Following on from the PGS Careers Convention in November, which was attended by professionals from a diverse range of careers, the Careers and Universities department organised a popular series of Careers lunchtime talks in the spring term. Pupils learned more about opportunities in research science, cyber security, television production and design. They also heard from a leading expert on the architecture and building of world-class airports and eco-cities. In the summer, each Year 12 pupil benefited from a practice interview with professionals and academics from our parent and OP community, receiving helpful feedback on CVs and interview performance, as well as benefiting from an opportunity to discuss their aspirations in a supportive environment. In the summer term, we were thrilled to welcome back a record number of 46 OPs currently at university, who returned to PGS to share the most up to date information about courses and universities across the UK. We were also glad to welcome speakers Hayden Taylor of Unloc, to talk about long-term trends in the careers market and the essential skills pupils will require during their working lives; Emma Rosen to discuss career opportunities; and John Young to talk about thinking outside the box. All three speakers received an enthusiastic response from Year 12 pupils. Three of our Year 13 Economics and Business pupils gained places on the Goldman Sachs A-Level Girls’ Programme. They attended a day at Goldman Sachs head office in London during February half term, aimed at mentoring them in the world of finance. Many Year 11 pupils sought out work experience opportunities for the summer and completed placements with organisations including Virgin Atlantic Airways, Atlas Helicopters, Lockheed Martin, University of Portsmouth and the NHS. In addition, pupils from Years 7-10 enjoyed opportunities to research different career paths and even attain hands-on experience, thanks to some inspiring visitors.

March saw another new initiative, as we held our first Physical Health Week at PGS. Healthy choices were promoted at break and lunchtime along with discussions held relating to diet and exercise at home, live cooking displays and tasters, and cycle-powered smoothies. Since 2013, PGS Pride has played an important part in school life, helping to create a strong ethos of diversity and inclusion at PGS. With 80% of pupils saying it would be easy to come out (compared with 47% in 2013), we have come a long way in our journey to celebrate difference. PGS Pride has continued to thrive this year with a fantastic range of speakers, intriguing us with topics from sex and relationships in the Ancient World, the plight of LGBT asylum seekers, and the concept of trans-racialism. Every fortnight, pupils in Years 7-11 receive Pastoral Curriculum lessons. Taught by a team of specialist teachers, this programme aims to help pupils to develop the character, knowledge and skills necessary for human flourishing. Throughout all year groups, different topics fit within the three key themes of Health and Wellbeing, Being in the World, and Relationships. Pupil surveys are used to ascertain the choices being made by pupils and to ensure that the curriculum directly meets their needs. External speakers enriched this learning for pupils and parents alike with open discussions on the consequences of drug use; the power of self-care; how to navigate stress, particularly around exams; and the links between mental and physical health.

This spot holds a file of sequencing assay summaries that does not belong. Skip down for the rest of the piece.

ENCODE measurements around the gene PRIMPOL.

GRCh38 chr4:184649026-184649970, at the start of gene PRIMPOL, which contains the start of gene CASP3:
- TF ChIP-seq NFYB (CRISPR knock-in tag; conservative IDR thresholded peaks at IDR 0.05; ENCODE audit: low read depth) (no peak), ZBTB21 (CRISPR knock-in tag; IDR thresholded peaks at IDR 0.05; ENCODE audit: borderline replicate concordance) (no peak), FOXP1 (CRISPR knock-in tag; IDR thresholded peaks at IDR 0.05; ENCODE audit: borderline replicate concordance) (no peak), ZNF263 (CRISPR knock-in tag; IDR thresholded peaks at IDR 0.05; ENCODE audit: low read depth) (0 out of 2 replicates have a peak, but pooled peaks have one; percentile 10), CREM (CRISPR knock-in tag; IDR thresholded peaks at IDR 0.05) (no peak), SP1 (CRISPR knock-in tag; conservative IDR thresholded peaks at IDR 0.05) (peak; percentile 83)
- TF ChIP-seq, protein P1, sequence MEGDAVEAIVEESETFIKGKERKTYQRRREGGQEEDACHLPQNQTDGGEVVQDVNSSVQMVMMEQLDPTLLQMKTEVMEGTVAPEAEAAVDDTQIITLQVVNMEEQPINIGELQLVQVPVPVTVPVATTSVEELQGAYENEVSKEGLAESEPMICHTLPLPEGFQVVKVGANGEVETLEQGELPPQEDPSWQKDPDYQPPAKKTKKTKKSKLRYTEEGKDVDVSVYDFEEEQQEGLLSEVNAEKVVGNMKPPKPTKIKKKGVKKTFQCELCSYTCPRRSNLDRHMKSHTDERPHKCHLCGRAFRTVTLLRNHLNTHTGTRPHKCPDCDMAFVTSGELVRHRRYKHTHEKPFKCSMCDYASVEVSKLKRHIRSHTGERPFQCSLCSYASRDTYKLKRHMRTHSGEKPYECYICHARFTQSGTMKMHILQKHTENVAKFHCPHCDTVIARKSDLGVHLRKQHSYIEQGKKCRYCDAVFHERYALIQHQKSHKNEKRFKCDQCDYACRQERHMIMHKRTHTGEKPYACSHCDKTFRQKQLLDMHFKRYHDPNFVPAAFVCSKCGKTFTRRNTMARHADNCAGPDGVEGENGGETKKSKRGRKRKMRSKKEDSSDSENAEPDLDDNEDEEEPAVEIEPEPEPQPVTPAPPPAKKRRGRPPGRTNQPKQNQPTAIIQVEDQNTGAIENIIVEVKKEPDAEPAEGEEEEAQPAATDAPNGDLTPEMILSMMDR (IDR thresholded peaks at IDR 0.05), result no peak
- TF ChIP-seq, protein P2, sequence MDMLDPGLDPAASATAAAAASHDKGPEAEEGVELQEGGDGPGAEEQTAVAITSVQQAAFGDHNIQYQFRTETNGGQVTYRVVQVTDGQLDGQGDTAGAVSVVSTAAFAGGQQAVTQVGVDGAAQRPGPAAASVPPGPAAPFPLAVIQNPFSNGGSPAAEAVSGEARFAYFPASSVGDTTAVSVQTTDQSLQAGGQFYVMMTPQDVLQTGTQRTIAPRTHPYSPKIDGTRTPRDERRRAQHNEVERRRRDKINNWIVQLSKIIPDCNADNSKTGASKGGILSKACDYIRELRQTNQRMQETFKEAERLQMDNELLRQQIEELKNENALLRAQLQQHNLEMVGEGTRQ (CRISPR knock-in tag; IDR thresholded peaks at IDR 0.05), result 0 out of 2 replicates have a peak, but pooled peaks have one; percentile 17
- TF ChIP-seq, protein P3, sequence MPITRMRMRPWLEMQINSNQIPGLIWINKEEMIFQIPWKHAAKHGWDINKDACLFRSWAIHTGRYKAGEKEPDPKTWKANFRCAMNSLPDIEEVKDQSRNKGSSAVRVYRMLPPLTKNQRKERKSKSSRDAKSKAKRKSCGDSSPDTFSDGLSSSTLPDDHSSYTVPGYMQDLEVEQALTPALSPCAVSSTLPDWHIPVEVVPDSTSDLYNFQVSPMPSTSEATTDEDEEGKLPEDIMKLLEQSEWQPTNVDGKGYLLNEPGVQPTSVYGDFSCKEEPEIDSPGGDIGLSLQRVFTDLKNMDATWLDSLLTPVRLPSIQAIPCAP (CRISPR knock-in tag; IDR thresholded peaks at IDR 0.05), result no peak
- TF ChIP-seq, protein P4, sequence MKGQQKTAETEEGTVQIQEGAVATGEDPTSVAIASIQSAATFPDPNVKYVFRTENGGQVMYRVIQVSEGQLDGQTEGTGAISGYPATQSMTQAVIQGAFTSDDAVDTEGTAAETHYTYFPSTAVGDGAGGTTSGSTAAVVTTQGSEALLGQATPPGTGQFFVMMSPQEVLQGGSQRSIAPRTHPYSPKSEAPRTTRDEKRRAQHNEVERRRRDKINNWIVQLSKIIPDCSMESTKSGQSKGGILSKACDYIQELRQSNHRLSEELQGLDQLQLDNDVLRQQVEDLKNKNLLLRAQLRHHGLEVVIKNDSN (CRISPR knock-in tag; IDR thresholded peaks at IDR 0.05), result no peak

SPORTING SUCCESS Sport here at PGS continues to offer a huge number of opportunities to our pupils, with over 900 fixtures this year across a wide range of sports, and over 750 pupils representing the school. The PGS Sporting year finished with the Rugby and Netball tour to South